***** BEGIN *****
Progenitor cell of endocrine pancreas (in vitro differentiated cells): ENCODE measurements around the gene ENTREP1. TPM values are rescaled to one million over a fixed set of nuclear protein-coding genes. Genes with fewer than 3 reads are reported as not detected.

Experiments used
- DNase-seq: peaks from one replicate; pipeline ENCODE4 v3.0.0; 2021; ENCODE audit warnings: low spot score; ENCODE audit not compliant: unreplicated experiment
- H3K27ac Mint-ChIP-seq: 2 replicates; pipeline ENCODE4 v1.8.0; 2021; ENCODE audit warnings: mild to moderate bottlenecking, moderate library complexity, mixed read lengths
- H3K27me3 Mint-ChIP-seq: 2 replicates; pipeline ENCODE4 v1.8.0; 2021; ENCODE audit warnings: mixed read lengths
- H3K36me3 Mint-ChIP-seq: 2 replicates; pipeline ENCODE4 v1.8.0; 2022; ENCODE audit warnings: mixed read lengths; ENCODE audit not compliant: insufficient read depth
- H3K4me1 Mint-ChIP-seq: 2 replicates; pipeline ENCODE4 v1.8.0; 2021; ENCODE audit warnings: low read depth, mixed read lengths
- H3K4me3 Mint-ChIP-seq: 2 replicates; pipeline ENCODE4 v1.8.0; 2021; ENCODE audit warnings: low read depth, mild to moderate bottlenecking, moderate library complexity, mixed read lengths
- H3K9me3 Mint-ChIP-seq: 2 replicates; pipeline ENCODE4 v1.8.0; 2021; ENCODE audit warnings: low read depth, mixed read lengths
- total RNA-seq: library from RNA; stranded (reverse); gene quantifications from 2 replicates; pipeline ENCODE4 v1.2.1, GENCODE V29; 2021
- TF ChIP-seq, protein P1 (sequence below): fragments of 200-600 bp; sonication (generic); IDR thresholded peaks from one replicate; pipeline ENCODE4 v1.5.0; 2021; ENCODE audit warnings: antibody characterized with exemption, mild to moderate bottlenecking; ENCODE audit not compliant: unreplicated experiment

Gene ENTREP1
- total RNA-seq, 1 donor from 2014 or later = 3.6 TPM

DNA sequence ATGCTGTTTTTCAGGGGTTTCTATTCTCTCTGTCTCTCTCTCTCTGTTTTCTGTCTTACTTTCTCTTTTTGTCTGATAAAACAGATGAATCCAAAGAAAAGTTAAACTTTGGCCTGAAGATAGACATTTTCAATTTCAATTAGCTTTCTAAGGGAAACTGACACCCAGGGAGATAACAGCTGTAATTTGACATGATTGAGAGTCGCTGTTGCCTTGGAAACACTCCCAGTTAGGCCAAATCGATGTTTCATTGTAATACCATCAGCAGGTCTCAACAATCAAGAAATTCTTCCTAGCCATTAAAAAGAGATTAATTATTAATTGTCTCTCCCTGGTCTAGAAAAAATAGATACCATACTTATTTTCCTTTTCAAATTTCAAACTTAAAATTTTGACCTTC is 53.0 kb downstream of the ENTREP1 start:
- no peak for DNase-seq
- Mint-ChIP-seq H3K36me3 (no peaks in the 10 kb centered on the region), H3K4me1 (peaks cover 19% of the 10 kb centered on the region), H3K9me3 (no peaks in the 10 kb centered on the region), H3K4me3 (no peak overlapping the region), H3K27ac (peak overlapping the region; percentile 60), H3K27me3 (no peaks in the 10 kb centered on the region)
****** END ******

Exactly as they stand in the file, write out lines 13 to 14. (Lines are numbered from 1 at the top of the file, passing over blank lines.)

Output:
- total RNA-seq, 1 donor from 2014 or later = 3.6 TPM

DNA sequence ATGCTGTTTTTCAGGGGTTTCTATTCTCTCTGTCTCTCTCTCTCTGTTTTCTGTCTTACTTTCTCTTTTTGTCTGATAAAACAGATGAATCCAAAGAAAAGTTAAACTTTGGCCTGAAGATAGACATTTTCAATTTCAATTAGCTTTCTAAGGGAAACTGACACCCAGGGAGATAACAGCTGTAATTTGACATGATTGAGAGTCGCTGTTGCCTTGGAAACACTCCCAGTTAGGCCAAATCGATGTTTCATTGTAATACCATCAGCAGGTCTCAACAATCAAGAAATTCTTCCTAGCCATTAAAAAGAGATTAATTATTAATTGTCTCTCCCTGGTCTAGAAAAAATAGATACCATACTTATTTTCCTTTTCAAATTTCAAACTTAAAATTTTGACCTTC is 53.0 kb downstream of the ENTREP1 start: